Body PoliticsWe See You
morgan dixon wants black women to feel pleasure
By Bridget Todd
August 30, 2019
My mother scrubbed floors to put herself through school and give her family a comfortable life. Her mother did the same, a generation of Black women living on their knees in service of others.
Now my mother seems almost pathologically disinterested in physical activity. Don’t ask her to go for a walk, she doesn’t want to. That morning yoga class? It’s always gonna be a hard no. On the one hand, it makes sense, after a life spent working hard, when the day is done, all her body wants to do is collapse. Her physical body becomes a vessel for labor, followed by sleep in service of providing more labor on an exhausting and continuous loop.
Black women are the backbone of this country and our families. And on top of that, the near daily trauma of being a Black woman can sometimes necessitate a kind of detachment from the physical body. But if we’re training our physical selves to be used to work and trauma, when do we reconnect rejuvenating rest? Relaxation? And most importantly, physical pleasure?
In service of this mission, Morgan Dixon cofounded GirlTrek, the largest Black women’s health organization in the country. But for Dixon, health isn’t just about green juices and yoga, the health of Black women is linked closely to human and civil rights and is rooted in Black women’s history of organizing. “All roads to social change lead back to the health of Black women,” she told me in a phone conversation. Dixon is busy. We talk on the phone from Ghana, and she’s gearing up to fly across the world to the Rocky Mountains in Colorado where she’s bringing together hundreds of Black women on Labor Day to say no to the denial of our physical pleasure and wellness in an event she’s calling a Stress Protest.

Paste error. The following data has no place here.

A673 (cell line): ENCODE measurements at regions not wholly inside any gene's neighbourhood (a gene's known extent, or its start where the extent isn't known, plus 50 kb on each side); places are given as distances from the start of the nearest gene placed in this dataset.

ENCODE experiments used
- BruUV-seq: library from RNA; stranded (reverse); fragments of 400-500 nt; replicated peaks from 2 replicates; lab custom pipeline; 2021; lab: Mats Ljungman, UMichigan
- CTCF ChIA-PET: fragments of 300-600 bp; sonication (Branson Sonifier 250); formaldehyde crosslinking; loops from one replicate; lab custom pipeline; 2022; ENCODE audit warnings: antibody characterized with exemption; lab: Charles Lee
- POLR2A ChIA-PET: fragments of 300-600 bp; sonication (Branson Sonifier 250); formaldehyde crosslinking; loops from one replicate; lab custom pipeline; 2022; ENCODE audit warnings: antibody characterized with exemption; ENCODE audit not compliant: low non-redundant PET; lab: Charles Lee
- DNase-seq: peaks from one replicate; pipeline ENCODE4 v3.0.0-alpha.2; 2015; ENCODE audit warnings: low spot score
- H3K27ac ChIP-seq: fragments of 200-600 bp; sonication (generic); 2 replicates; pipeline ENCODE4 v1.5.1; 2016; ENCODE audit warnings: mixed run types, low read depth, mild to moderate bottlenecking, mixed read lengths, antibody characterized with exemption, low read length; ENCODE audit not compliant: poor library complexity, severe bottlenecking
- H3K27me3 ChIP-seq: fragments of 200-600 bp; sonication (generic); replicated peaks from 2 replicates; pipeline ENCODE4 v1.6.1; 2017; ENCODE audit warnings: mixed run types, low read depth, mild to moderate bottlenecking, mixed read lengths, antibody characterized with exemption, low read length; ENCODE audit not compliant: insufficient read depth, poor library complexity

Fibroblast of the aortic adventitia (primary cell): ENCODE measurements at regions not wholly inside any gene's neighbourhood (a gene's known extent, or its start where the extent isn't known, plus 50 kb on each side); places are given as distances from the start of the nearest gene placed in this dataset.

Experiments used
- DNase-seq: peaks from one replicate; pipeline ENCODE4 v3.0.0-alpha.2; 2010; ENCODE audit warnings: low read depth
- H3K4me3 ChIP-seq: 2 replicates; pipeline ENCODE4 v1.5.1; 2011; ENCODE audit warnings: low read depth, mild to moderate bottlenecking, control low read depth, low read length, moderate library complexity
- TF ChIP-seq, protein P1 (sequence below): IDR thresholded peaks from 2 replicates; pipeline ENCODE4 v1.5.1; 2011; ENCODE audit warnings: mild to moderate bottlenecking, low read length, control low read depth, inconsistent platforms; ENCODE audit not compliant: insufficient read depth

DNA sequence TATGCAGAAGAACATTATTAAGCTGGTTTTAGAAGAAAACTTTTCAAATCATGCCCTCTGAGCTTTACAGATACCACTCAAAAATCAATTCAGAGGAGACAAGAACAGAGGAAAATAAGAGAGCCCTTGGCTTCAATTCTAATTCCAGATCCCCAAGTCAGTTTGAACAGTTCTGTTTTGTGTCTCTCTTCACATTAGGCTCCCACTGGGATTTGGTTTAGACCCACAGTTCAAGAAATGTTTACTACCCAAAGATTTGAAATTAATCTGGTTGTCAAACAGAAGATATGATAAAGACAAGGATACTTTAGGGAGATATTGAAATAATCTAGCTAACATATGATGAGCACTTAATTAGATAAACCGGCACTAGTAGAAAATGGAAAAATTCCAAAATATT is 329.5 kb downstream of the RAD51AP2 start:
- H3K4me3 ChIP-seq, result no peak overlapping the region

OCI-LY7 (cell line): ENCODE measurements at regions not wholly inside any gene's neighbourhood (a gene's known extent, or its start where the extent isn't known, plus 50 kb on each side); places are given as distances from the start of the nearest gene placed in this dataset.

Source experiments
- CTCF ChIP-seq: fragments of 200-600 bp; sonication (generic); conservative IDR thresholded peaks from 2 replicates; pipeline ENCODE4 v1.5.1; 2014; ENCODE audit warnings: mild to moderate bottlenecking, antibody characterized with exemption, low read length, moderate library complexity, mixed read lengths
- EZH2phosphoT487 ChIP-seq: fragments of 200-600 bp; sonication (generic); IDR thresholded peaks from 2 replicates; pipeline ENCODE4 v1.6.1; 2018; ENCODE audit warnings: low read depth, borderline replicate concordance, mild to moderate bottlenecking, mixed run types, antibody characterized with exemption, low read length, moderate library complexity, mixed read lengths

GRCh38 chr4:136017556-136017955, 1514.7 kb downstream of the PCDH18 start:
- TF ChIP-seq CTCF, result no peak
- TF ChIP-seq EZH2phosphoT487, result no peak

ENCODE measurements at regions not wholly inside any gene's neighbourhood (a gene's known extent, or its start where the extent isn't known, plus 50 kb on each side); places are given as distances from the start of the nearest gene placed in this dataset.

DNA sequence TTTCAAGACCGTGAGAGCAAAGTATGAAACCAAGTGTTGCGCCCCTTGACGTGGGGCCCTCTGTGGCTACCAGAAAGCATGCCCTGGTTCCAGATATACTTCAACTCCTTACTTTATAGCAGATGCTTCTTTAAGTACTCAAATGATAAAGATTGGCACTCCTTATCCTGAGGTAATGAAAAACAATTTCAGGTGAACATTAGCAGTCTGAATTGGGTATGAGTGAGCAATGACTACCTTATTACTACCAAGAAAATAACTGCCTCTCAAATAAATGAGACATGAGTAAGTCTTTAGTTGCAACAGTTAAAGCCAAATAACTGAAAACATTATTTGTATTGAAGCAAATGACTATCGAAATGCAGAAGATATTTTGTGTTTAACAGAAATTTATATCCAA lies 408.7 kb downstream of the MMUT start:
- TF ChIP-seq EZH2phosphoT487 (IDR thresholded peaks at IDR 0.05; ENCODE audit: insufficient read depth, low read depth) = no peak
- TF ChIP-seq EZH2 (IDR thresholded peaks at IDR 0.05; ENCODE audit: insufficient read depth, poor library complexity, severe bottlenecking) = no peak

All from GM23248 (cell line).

Dixon got her start as a leader in education. But eventually she grew disillusioned with education. “I couldn’t talk about curriculum one more time. Half of the time our kids are being raised by Black women who are drowning by the trauma of America. Unless they have living breathing role models for what it means to thrive and be joyful, nothing else matters.” Dixon founded GirlTrek, founded on the idea that through walking, Black women could transform their physical and mental health, but also build power in their communities. She believes GirlTrek can build more powerful and healthy communities by investing in the health of Black women and girls. Dixon recalls watching Erica Garner, the daughter of the late Eric Garner, die from heart problems at 27 after spending years fighting for justice for her father. She saw it as the urgent need to center to wellness of Black women as critical for justice work.
“Where we had a setback in our civil rights history is when Black women were used up. When we died prematurely or we died early or we died in unmarked graves like Zora Neale Hurston or from heart disease in our 50s like Fannie Lou Hamer,” Dixon explains.
“While there are mass murders happening. While our president is calling out mother countries out of their names. The most radical thing we can do is not die. The most radical thing we can do is not shut down. The most radical thing we can do is laugh and make love and praise god. It’s covert and it’s radical.”
For Black women, getting rest is radical. Orgasms and sexual pleasure is radical. Saying no to the stress of having to present a certain way to be validated is radical. At the Stress Protest Dixon and GirlTrek are asking Black women to fight back by doing the radical work of centering our physical selves and pleasure.
“Every generation before me has had to detach our spirits in order to survive physically and what we are asking Black women to do is to be whole again. To reconnect. And to do it in the presence of other Black women because it’s sacred and it’s special and its secret.”
Click here for more information about GirlTrek and follow the hashtag #StressProtest
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